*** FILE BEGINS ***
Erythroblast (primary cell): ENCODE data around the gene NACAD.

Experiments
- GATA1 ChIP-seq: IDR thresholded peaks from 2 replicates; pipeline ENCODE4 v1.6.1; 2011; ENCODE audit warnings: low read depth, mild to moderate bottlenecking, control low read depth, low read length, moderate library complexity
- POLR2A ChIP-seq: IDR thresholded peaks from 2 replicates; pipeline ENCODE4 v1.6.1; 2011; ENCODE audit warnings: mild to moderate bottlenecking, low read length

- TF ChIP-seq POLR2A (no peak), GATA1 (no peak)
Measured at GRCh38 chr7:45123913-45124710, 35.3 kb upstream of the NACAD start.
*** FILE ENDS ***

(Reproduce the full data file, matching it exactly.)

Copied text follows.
Erythroblast (primary cell): ENCODE data around the gene NACAD.

Experiments
- GATA1 ChIP-seq: IDR thresholded peaks from 2 replicates; pipeline ENCODE4 v1.6.1; 2011; ENCODE audit warnings: low read depth, mild to moderate bottlenecking, control low read depth, low read length, moderate library complexity
- POLR2A ChIP-seq: IDR thresholded peaks from 2 replicates; pipeline ENCODE4 v1.6.1; 2011; ENCODE audit warnings: mild to moderate bottlenecking, low read length

- TF ChIP-seq POLR2A (no peak), GATA1 (no peak)
Measured at GRCh38 chr7:45123913-45124710, 35.3 kb upstream of the NACAD start.